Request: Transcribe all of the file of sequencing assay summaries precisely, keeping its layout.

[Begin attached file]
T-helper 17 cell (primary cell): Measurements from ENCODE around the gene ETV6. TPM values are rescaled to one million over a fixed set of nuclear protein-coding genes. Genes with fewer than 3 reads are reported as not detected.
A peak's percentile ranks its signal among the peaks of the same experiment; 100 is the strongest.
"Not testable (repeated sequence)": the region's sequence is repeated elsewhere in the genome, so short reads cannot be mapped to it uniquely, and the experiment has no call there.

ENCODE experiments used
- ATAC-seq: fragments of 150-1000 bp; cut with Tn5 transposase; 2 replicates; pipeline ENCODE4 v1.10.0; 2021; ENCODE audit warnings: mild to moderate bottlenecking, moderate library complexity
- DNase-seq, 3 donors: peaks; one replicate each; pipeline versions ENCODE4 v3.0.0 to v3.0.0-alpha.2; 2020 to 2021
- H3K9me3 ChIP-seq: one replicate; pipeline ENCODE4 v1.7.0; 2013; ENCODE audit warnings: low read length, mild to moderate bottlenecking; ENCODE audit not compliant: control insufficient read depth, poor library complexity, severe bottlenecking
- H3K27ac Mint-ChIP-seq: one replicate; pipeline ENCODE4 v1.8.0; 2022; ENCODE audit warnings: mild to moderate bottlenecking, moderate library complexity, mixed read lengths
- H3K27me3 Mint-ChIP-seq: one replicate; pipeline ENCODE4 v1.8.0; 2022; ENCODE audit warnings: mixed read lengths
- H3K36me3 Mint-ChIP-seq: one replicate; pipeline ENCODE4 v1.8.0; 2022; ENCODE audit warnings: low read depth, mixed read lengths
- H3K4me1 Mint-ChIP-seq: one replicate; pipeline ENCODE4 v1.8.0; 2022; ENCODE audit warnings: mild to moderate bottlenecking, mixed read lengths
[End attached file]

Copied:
T-helper 17 cell (primary cell): Measurements from ENCODE around the gene ETV6. TPM values are rescaled to one million over a fixed set of nuclear protein-coding genes. Genes with fewer than 3 reads are reported as not detected.
A peak's percentile ranks its signal among the peaks of the same experiment; 100 is the strongest.
"Not testable (repeated sequence)": the region's sequence is repeated elsewhere in the genome, so short reads cannot be mapped to it uniquely, and the experiment has no call there.

ENCODE experiments used
- ATAC-seq: fragments of 150-1000 bp; cut with Tn5 transposase; 2 replicates; pipeline ENCODE4 v1.10.0; 2021; ENCODE audit warnings: mild to moderate bottlenecking, moderate library complexity
- DNase-seq, 3 donors: peaks; one replicate each; pipeline versions ENCODE4 v3.0.0 to v3.0.0-alpha.2; 2020 to 2021
- H3K9me3 ChIP-seq: one replicate; pipeline ENCODE4 v1.7.0; 2013; ENCODE audit warnings: low read length, mild to moderate bottlenecking; ENCODE audit not compliant: control insufficient read depth, poor library complexity, severe bottlenecking
- H3K27ac Mint-ChIP-seq: one replicate; pipeline ENCODE4 v1.8.0; 2022; ENCODE audit warnings: mild to moderate bottlenecking, moderate library complexity, mixed read lengths
- H3K27me3 Mint-ChIP-seq: one replicate; pipeline ENCODE4 v1.8.0; 2022; ENCODE audit warnings: mixed read lengths
- H3K36me3 Mint-ChIP-seq: one replicate; pipeline ENCODE4 v1.8.0; 2022; ENCODE audit warnings: low read depth, mixed read lengths
- H3K4me1 Mint-ChIP-seq: one replicate; pipeline ENCODE4 v1.8.0; 2022; ENCODE audit warnings: mild to moderate bottlenecking, mixed read lengths